Before American silver began to arrive, Japan was the only significant contemporary source of the metal in Asia. Even after the arrival of American silver, Japanese silver remained important, and gold from eastern Africa also become important. Silver from the Americas however, was by far the largest source of silver the world had ever seen. Between 1550 and 1800, Mexico and South America contributed more than 80% of the silver and more than 70% of the gold produced in the world. A substantial amount of this silver flowed eastward from Europe in exchange for Asian commodities and gold (which was worth less relative to silver in Asia). The commodities for which there was the most demand in Europe, were spices (sugar and other natural products), cottons, and silks. As there were no European-controlled plantations in existence yet, Europe was entirely reliant on Asia for these goods. In contrast, there was little or no interest from Asia in acquiring European goods. The major non-agricultural commodity produced in Europe, wool, was not suitable for most Asian regions. As a result, In the 16th century, there was an imbalance in the commodity trade excluding precious metals between Europe and Asia. An enormous actual and potential demand for Asian goods existed in Europe. This demand, especially the unsatisfied potential demand for Asian goods, was satisfied to an extent by the discovery of American silver. Silver was a commodity whose qualities included durability, high value-to-weight, along with a worldwide acknowledgment of value. The exchange of silver for commodities in the orient led to a situation in which, in a very real sense, Japan and Spain were major competitors in the world s first global market; China was the most important customer, followed by India.
The discovery of American silver by the Spanish and the subsequent increase in trade between Europe and Asia had a number of highly significant consequences on world history. One of the most important consequences of European control of New World silver, was a result of the routes used to trade the precious metal. As has been noted, trade between Europe and Asia increased in general as a result of Asian desire for American silver and European desire for Asian products. More specifically, trade intensified via the Levant, that is from the Mediterranean through the Red Sea or Persian/Arabian Gulf to the Indian Ocean. Of more historical significance to World Trade however, were the trade routes made possible around the Cape of Good Hope from Europe, and across the Pacific from the Americas. As summarized by Peter Ross, this new trade route (across the Pacific Ocean) actually created for the first time a world economy. The trade route around the Cape of Good Hope was established following the Portuguese expedition led by Vasco da Gama which traveled to India using this route in 1497. This trade route while not especially important in the 16th and 17th centuries, was to increase in consequence with the growth in European power in the 18th and 19th centuries. The importance of silver to the viability of this trade route was critical. In a quote cited by Pearson, the author quoted says that if silver had not been available to the Europeans in sufficient quantities, the East India trade could not have been carried on. The trade route from Acapulco to Manila, was a direct result of the discovery of silver in the Americas. According to Vilar, the export of silver to China became extremely profitable [due to the high value of silver]. Mexico took advantage of it and sent silver annually by what was known as the Manila galleon, a ship that started from the Philippines, but carried Chinese products. This trade route was not unimportant, and according to Pearson, substantial amounts of silver reached Asia using this route. For the first time in the history of the world, the three continents of Asia, Europe, and America were linked economically in a triangle of direct trade routes. Despite the discovery of American silver and European control of it, most of the trade with Asia continued to be conducted via the Levant. Indeed, according to Pearson, Most authors find the flow via the Levant greater than that carried in East India ships via the Cape well into the eighteenth century. The new routes were of importance however because, as mentioned, they integrated the economies of the world into a world economy .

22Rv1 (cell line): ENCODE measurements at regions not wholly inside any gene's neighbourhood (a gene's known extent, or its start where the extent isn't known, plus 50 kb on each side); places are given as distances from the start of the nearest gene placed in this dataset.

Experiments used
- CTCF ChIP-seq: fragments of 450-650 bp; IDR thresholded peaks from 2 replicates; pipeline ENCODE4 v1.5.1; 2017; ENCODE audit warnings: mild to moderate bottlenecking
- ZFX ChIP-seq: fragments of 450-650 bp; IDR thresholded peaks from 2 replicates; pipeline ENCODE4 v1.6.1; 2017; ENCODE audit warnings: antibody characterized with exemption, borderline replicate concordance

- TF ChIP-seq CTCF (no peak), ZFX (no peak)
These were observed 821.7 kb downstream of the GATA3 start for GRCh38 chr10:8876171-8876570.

The discovery of American silver undoubtedly contributed to the development in Europe of the capitalist mode of production. How this occurred and to what extent it was a consequence of the import of silver, has been the subject of much scholarly debate. According to Flynn, the discovery of American silver may have contributed to the early transition to European capitalism by extending the range of east and west market activity. Trade with Asia to the East, was substantially increased by the relatively high value of silver, especially in China. Trade with the colonies established in the Americas to the West, was also primarily a result of the discovery of silver to the extent that significant trade between Europe and the western colonies is unimaginable in the absence of some source of precious metals. In addition to these direct consequences (of the introduction of American silver) on the development of capitalism in Europe, the accumulation of capital was also facilitated by the New World metals. Prior to the discovery of American silver, the uncertainty of bullion supplies had influenced economic performance in medieval Europe. The Spanish discoveries meant that this was no longer a problem, and the acquisition of a commodity that could be traded in Asia resulted in an increase in capital in Europe. As has been mentioned previously, Europe also experienced a rise in inflation or price revolution during the early modern period. According to Flynn, the transition to capitalism was stimulated by the price revolution the falling market value of silver. Smith is also of this opinion and contends that while there are doubts about the precise role of American silver in stimulating the inflation, there is no disagreement that prices experienced an unprecedented rise and that the nature of their escalation was significant.